This weekend was full of new experiences. Ezel from International Office in Anadolu University gave me contacts of one Turkish girl Mısra who wanted to meet Erasmus students, because she herself has just came back from the Italy.
So on Saturday we went to Odunpazari. It wasn‘t so exciting as at the first time, but now I am already beginning to feel here like at home. I love to drink çay (traditional Turkish tea) and look around all those colourful houses.
Cay is a type of strong black tea which is produced on the Eastern Coast of the Black Sea. Turkish tea is typically prepared using two stacked kettles (çaydanlık) specially designed for the tea preparation.
The preparation takes a long time. Water is brought to a boil in the larger lower kettle and then some of the water is used to fill the smaller kettle on top and steep several spoons of loose tea leaves, producing a very strong tea.
Tea is poured into small glasses with cubes of sugar to enjoy it hot. I have noticed that people here are plying board games while sitting in restaurants and they never drink alcohol or coffee, so tea replaces these drinks.
Also, Turkish tea is traditionally offered in small tulip-shaped glasses which are usually held by the rim, in order to save the fingertips from a burn, as the tea is served boiling hot. This tradition originated in the Ottoman empire.
While drinking çay with Mısra and her friends we talked why she wanted to study in Italy. The reason was simple – she wanted to learn Italian which now she speaks better than English. Her family is always supporting her and hopes that she‘ll be successful. One of her dreams is to study Master‘s degree of economics in Europe.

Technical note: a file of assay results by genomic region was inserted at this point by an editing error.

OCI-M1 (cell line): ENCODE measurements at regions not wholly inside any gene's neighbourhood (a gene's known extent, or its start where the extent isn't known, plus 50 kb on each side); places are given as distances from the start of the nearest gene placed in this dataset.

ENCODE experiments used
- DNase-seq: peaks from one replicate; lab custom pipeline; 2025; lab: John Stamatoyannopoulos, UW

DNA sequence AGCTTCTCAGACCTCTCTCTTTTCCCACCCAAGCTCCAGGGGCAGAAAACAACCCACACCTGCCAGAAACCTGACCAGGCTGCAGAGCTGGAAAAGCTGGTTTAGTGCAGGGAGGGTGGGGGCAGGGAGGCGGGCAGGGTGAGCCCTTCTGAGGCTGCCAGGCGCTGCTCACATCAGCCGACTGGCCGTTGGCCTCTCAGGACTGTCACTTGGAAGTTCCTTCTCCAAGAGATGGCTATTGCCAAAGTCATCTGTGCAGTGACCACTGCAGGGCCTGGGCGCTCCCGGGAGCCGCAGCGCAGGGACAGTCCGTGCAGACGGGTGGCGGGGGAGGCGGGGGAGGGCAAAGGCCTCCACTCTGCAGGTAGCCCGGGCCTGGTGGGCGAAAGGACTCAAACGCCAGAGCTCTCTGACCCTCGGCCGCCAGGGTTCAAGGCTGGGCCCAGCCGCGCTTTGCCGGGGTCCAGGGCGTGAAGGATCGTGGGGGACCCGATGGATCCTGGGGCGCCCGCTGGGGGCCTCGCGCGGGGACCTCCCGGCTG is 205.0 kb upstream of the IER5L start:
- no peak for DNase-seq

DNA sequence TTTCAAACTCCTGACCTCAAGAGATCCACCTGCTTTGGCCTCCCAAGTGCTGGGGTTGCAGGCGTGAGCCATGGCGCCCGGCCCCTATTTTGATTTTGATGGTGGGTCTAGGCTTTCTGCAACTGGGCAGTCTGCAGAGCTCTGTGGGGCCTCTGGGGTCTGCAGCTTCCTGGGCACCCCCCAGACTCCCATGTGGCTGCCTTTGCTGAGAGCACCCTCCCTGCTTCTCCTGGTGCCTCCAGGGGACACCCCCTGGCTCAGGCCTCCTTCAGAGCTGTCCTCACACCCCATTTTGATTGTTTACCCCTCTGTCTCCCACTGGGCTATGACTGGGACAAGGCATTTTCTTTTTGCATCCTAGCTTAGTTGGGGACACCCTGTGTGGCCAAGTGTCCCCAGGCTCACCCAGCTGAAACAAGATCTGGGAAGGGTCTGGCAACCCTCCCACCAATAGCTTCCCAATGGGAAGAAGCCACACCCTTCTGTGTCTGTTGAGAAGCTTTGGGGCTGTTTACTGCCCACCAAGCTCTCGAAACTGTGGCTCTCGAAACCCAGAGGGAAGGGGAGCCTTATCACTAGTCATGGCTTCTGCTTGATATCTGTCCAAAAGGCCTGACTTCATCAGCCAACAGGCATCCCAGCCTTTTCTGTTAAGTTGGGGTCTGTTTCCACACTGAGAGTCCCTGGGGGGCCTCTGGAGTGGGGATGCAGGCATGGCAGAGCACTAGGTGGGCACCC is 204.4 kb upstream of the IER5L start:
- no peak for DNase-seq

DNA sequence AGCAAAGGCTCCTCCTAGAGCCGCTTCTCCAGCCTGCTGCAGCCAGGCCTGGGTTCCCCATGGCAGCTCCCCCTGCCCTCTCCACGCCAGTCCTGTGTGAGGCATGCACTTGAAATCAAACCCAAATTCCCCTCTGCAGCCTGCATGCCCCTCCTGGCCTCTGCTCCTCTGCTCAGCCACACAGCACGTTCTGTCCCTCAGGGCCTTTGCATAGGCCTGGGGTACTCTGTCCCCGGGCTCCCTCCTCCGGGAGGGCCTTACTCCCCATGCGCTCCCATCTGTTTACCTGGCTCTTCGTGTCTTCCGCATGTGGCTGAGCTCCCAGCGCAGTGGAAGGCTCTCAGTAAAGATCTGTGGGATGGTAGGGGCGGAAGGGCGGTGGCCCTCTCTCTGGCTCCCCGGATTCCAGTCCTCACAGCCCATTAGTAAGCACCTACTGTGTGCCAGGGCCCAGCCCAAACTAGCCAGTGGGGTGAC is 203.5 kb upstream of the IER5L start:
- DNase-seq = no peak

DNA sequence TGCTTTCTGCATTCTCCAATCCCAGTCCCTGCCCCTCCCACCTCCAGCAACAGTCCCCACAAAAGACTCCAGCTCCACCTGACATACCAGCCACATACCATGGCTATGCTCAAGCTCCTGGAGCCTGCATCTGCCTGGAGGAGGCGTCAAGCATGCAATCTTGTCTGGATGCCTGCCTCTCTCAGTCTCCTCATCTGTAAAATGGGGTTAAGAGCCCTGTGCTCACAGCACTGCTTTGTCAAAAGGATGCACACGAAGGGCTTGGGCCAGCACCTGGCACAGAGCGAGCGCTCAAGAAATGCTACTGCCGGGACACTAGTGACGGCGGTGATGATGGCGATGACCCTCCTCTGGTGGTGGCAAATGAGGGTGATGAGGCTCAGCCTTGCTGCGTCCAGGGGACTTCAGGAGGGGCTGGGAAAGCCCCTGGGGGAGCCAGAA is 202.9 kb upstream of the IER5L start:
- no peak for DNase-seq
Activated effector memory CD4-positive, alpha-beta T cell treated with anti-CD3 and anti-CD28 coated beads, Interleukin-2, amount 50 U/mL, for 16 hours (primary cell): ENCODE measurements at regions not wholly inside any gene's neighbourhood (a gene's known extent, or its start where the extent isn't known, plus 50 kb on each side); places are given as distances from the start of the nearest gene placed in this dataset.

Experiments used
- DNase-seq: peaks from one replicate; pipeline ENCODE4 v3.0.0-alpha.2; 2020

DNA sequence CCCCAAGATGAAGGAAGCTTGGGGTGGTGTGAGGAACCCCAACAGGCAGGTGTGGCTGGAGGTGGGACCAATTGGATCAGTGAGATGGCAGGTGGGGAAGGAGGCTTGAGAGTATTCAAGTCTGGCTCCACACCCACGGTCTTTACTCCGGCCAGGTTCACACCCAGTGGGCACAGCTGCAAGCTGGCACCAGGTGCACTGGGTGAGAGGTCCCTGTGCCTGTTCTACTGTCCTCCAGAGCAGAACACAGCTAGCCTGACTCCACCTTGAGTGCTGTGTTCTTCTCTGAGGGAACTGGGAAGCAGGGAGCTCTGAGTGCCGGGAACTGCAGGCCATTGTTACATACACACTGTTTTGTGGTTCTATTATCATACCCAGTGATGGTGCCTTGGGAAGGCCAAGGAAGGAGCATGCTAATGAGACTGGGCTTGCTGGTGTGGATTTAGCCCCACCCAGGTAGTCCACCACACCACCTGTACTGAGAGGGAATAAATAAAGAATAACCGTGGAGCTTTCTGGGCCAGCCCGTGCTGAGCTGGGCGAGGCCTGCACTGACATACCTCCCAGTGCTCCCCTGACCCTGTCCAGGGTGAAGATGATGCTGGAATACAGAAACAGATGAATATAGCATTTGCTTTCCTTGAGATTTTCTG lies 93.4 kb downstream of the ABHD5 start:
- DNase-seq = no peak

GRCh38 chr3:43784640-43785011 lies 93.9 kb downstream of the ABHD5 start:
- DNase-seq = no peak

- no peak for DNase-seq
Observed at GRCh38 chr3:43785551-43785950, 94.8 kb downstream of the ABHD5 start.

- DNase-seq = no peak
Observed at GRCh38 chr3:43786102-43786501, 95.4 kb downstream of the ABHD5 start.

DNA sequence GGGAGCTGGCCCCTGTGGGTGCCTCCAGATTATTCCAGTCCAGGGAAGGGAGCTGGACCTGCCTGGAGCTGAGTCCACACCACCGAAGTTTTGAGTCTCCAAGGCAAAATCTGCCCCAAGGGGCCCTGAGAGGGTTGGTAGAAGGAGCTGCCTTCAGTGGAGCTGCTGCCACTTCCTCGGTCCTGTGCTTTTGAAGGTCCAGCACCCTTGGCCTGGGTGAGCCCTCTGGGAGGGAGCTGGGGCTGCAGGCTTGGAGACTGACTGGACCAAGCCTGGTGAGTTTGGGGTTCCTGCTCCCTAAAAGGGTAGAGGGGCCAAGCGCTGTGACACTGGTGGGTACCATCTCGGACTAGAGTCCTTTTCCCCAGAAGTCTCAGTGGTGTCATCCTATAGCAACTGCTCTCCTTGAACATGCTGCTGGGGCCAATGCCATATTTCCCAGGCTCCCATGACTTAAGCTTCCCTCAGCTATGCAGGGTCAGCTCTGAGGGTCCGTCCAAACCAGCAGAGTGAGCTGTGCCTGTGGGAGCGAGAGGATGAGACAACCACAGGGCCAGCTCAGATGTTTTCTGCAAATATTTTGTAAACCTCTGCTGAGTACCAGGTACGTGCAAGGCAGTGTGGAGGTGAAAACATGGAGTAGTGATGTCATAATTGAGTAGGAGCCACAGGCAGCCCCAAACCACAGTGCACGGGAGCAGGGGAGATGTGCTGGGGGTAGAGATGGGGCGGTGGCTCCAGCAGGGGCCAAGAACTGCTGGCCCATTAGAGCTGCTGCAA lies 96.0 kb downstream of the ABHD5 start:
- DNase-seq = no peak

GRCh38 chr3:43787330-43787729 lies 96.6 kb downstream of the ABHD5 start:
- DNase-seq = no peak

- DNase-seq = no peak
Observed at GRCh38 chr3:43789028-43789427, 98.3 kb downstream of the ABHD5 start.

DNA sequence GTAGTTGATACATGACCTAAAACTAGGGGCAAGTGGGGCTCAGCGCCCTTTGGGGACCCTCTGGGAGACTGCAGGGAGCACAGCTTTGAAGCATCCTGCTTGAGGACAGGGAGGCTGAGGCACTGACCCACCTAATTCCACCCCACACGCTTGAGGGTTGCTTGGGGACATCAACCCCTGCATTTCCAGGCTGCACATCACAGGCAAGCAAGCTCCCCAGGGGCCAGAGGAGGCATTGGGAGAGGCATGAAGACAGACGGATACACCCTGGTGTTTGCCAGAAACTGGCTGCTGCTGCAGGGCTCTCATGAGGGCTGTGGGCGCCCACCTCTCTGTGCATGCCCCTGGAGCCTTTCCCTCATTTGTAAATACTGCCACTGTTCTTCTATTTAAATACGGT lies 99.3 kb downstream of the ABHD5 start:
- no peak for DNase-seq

Her mother and father are retired. Her thoughtful and contemporary yet committed to traditions family is from Antalya.
One more sip.
This government is struggling for Turkey to become a member of the European Union. Mısra is sure that Turkey should join the European Union because it is a key to innovations, sociality, dynamicsm and the expansion of the horizon.
But as I heard from another Turkish friend there‘s also different opinion.“There’s no meaning of going here. They closed more than 100 factories, import bullies from Spain instead of using ours, so why do we need this? Firstly, the Government should solve problems which are obvious and only then think about integrating into the EU.”
Another sip of çay.
My dear new friend told me that National Turkish tea is part of her life. Moreover, this tea opens the mind and provides with more energy.
Offering tea in Turkey is considered to be a sign of friendship and hospitality, at households, shops and restaurants, usually after a meal. Despite its popularity, tea became the widely consumed beverage of choice in Turkey only in the 20th century. It was initially encouraged as an alternative to coffee, which had become expensive and at times unavailable in the aftermath of World War I. In fact, now Turkey always competes with the United Kingdom on the amount of tea consumed.
When tea was finally finished we sat for a while. We said goodbye with touching cheeks (it's a tradition in Turkey). It was so intimate for me because Turkish people do this only with close friends!